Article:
President: Rae Chornenky

Editor: Maria Jeffrey

RNC Chairman Calls Out NBC and CNN

                

        Republican National Committee Chairman Reince Priebus has written to the chairman of NBC Entertainment and the president of CNN Worldwide calling on them to cancel their programs promoting former Secretary of State Hillary Clinton. NBC has announced plans to air a miniseries and CNN is producing a documentary. The programs are likely intended to promote Secretary Clinton ahead of her potential 2016 presidential candidacy.

                

        The appearance of impropriety on the part of these companies is heightened where Chairman Priebus noted in his letter to NBC that "your company has expressly stated your choice to air the miniseries in the near future would avoid concerns of running afoul of equal time election laws."

                

         If the partisan actions of the two companies and programs are not canceled prior to the start of the RNC's summer meeting on August 14, Chairman Priebus has informed both companies he will seek a binding vote stating that the RNC will neither partner with them in 2016 primary debates nor sanction primary debates they sponsor. 

 

         Click here to read Chairman Priebus' letter to NBC, and click here to read Chairman Priebus' letter to CNN. Watch Chairman Priebus talk about NBC and CNN's decision to highlight Secretary Clinton on Bloomberg's "Street Smart": 

Democrat Leo Hindery: CNN & NBC Clinton Programs Inappropriate And Will Not Be Negative
Democrat Leo Hindery: CNN & NBC Clinton Programs Inappropriate And Will Not Be Negative

Congressional Budget Fight

                

           There is much consternation in Congress over how members will manage to keep the government open past September and resolve a broader conflict over the rising national debt. A bill in the House would have continued Obama's sequester and made deep automatic budget cuts to the federal government. A Senate bill would have ended the sequester, restoring billions for housing, roads, and bridges.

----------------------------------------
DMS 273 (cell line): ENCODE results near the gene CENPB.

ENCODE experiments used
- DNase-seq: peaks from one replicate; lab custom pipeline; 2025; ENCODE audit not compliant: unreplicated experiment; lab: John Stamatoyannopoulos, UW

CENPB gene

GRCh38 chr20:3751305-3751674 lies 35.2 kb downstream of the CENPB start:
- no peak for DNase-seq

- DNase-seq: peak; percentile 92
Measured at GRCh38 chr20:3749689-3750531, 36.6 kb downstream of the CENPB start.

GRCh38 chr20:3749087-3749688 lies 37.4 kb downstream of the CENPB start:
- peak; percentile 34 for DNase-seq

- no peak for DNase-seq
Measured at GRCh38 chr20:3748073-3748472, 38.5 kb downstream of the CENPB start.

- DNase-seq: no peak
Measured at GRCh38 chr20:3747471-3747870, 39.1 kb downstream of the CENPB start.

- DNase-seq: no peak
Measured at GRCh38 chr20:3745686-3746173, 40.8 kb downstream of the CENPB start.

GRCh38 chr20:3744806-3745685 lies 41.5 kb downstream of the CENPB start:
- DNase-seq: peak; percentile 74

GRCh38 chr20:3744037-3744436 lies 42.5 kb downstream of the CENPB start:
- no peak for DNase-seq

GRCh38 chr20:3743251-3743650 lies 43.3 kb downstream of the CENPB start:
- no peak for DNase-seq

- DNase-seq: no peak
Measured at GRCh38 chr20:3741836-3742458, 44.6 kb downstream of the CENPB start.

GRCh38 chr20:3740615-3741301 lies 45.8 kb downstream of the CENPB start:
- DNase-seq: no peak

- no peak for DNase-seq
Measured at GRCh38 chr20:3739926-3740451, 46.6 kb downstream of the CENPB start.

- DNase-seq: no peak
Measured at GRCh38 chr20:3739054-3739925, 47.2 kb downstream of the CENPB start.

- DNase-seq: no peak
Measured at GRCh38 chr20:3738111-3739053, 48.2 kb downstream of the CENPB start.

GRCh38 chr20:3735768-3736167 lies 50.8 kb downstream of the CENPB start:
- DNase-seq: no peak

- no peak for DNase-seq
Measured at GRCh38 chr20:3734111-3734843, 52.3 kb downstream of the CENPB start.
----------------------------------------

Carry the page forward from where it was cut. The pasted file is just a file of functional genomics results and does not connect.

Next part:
Both approaches were rejected and now, as Congress has left town for a five-week summer break, the endless Washington budget war looms on. If the status quo remains, the government is set to shut down on October 1st. A few weeks after that, the Washington Post reports, "the Treasury will face the risk of default unless Congress can agree to raise the [current] $16.7 trillion federal debt limit."                

         

            President Obama has called for pairing more tax revenue - favored by Democrats - with cuts to federal health and retirement benefits - favored by Republicans.  Obama has also called for an end to the sequester and new funding for infrastructure and jobs.

                

            Many Republicans have resisted that approach, arguing that ending the sequester, part of a bipartisan deal to raise the federal debt limit in 2011, would end their only victory in the fight to shrink big government.  Senate Minority Leader Mitch McConnell (R-KY) has stated any vote to ignore the sequester "will be widely viewed throughout the country [as if] we're walking away from a bipartisan commitment ... to reduce $2.1 trillion in spending over the next 10 years."